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The Underground Railroad, Part 4

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The work is intensely interesting. Many of the narratives thrill the reader through and through. Some of them awaken an indignation, a horror, or a sense of humiliation and shame that makes the blood curdle or the cheek flush, or the breathing difficult. The best and the worst sides of human nature are successfully exhibited. Here heroism and patience stand out transfigured; there selfishness and brutality hold carnival till it seems as though justice had been exiled and God had forgotten his own. The number of cases reported is very large, and the method in which the author has done his work is commendable. There is no rhetorical ambition. The narratives are embodied in plain language. The facts are left to make their own impression, without an attempt to embellish them by the aid of imagination. From the "Morning Star," Dover, New Hampshire.
William Still is often called the Father of the Underground Railroad. Over 14 years, he helped hundreds of slaves escape to freedom in Canada. Still was committed to preserving the stories of the bondmen and he kept careful records of the many escaped slaves who passed through the Philadelphia “station”. The Underground Railroad was published in 1871 from Still’s records and diaries. In bringing you these stories, Librivox volunteers are reading from the 1878 edition. (Summary by MaryAnn)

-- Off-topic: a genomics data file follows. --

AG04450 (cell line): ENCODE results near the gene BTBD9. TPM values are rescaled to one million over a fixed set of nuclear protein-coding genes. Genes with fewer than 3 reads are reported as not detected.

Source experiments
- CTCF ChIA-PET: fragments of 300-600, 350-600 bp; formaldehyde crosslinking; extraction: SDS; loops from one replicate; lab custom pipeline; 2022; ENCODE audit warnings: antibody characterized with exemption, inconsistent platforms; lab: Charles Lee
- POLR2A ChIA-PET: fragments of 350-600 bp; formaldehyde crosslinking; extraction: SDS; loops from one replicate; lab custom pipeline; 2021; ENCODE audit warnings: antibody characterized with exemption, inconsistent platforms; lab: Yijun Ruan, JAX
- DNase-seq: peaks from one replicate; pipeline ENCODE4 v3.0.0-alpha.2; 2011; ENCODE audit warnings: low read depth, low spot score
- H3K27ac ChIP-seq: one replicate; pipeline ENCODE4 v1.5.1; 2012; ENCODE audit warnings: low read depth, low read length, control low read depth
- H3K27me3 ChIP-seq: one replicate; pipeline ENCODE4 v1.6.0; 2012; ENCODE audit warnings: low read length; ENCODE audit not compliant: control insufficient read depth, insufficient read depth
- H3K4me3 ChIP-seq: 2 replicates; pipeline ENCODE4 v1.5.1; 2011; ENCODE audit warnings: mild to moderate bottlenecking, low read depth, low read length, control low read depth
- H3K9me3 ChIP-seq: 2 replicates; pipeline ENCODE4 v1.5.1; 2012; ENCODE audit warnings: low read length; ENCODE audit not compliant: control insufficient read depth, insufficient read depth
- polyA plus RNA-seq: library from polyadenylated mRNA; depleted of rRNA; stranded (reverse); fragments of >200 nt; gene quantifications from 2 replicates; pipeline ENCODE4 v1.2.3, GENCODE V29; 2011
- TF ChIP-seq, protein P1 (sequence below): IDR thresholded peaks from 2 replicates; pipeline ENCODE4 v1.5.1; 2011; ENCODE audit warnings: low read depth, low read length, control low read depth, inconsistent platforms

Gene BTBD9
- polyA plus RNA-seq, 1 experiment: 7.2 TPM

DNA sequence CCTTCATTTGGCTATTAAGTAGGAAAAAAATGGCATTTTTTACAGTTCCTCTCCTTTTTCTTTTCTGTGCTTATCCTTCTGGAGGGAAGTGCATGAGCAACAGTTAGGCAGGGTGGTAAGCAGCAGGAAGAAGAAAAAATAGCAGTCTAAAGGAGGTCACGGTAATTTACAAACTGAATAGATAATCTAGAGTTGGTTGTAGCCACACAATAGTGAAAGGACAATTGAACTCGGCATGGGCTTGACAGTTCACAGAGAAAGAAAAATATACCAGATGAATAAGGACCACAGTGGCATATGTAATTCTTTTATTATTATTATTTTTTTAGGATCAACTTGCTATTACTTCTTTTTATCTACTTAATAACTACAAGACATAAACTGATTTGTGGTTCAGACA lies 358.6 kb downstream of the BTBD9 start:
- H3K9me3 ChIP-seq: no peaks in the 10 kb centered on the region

Complete list of recordings comprising this book:The Underground Railroad, Part 1, The Underground Railroad, Part 2, The Underground Railroad, Part 3, The Underground Railroad, Part 4, The Underground Railroad, Part 5.
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